Breeding Bird Population Changes (2020-2021) at Saltfleetby-Theddlethorpe NNR
Natural England volunteer and regular Dynamic Dunescapes bird blogger from Lincolnshire Cliff Morrison explores the changes seen in the breeding bird populations at his local Saltfleetby NNR.
A review of all recorded breeding species on the NNR from 2000 to 2020 was presented to the national Dynamic Dunescapes team in March 2021. Some 63 breeding species have been recorded over that time. In 2020, 54 species were recorded, with the same number in 2021, but ringed plover was lost, whilst stonechat was a new breeding species. Actual estimated numbers for 2020 are presented in a document available to download here, along with an estimated numerical change for 2021.
Stonechat juvenile and adult. Pair raised 3 young in buckthorn along foredunes. First breeding record for reserve. Birds of Lincolnshire state scarce and sporadic breeder. 1 pair Gib. Point 2020 and 1 pair Saltfleet 1980
Following a promising start to the breeding season at the end of March, the weather took a turn for the worse for most April with cold onshore winds, whilst May continued to be 2-3 degrees Centigrade below average, but it was also unduly wet. There is no doubt that the weather had a significant impact on early breeding success, with few juveniles being noted. Nationally, both blue and great tits were noted for their nesting failures due to the cold with both lack of flying insects and caterpillars being washed from the bushes. Fortunately, the summer months were kinder than spring and many young warblers, robins and dunnocks were to be seen, but it will be interesting to see the overall impact in numbers next year.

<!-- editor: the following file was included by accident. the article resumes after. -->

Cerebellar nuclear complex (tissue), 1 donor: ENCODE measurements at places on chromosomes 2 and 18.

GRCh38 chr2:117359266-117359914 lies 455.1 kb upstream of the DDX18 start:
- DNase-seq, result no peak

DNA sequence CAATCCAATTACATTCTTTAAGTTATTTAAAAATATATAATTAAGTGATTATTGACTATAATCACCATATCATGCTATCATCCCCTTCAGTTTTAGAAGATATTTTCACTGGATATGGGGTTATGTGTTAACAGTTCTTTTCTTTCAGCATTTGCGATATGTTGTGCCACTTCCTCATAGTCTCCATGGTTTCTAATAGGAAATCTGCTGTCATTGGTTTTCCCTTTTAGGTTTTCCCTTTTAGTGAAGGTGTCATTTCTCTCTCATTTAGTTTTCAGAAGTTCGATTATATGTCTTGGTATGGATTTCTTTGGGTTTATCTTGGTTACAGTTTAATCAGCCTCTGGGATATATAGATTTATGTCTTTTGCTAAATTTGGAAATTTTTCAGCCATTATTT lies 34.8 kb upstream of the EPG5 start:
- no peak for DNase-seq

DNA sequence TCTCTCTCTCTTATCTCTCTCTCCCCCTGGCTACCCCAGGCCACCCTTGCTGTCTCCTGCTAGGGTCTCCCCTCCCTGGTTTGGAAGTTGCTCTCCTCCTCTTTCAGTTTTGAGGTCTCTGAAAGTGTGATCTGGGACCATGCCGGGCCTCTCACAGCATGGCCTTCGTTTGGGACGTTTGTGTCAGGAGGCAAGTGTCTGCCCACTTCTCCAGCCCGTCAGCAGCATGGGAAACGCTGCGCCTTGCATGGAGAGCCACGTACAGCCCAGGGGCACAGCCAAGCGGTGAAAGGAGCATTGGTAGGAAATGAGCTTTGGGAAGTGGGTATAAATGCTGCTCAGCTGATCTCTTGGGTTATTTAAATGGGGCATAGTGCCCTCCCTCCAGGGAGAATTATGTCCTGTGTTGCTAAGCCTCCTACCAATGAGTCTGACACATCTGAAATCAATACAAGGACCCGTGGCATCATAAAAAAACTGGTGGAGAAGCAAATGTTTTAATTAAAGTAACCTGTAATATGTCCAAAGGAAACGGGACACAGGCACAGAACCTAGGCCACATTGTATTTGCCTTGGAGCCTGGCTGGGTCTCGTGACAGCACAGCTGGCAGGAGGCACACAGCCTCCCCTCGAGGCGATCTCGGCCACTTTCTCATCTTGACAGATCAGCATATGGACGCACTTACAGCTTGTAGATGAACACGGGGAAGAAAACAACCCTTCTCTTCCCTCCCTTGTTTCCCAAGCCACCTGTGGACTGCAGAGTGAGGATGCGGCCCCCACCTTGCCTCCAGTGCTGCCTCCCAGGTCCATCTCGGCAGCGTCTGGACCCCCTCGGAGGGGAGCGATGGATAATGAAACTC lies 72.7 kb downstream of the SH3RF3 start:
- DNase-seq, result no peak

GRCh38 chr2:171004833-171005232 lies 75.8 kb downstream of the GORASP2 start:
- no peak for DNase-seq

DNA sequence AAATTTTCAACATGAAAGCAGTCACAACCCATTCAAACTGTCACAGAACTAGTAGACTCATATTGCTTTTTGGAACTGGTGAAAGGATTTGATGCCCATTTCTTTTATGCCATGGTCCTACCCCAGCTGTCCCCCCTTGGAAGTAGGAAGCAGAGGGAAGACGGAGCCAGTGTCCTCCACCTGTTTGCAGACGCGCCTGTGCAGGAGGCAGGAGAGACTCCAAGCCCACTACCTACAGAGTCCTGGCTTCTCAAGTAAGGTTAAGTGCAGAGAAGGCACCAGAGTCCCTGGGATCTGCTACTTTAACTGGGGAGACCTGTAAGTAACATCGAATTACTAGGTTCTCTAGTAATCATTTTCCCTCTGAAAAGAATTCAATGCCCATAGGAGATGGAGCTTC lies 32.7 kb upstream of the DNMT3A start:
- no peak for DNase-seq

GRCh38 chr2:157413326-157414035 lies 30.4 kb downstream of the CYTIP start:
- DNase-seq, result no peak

Whilst most species had stopped singing in early July, last cuckoos were heard calling during the first few days of the month, whitethroats still be heard into the middle, skylarks to the end of the month, but wood pigeons and turtle doves continued to almost the end of August. Cuckoos have maintained their position of strength here on the coast, with at least 4 pairs, but turtle doves seem to have increased from an estimate 6 to 7 or even 8 pairs in 2021. Only 1 juvenile bird has been seen to date and several purring males shifted their calling perches several times, probably suggesting nesting failures. This reserve now seems to be holding the only breeding population along the whole Lincs coast from the Wash to the Upper Humber, species which has declined by 98% nationally.
Due to climate change willow warbler numbers have been generally declining in England, but whilst they had maintained a healthy population here at around 24, they declined by over 60% to perhaps 10 pairs this year. Sedge warbler and grasshopper warbler showed similar declines, but all other warblers were at normal levels and there were 2 pairs of Cettis warblers at either end of the reserve. 2 pairs of garden warblers were also the first to breed for many years.
A long-eared owl was seen in suitable breeding habitat in June and has been an occasional breeder here, the last time in 2015, when a juvenile was seen. 2-3 pairs of barn owls nested close to the reserve boundaries, adults make use of the reserve for hunting, as did a pair of kestrels with their 3 young. Likewise with 2 pairs of great-spotted woodpeckers and their young. 1-2 pairs sparrow hawks were also present but can be very secretive when nesting. A pair of marsh harriers raised 3 young and another female probably also attempted to nest.
Up to 4 pairs of avocets could be seen incubating around the edge of the outer Rimac lagoon, but high tides and heavy rain took their toll. However, 1 pair was seen with 3 young. The failed birds renested on an adjoining grazing marsh scheme with some success.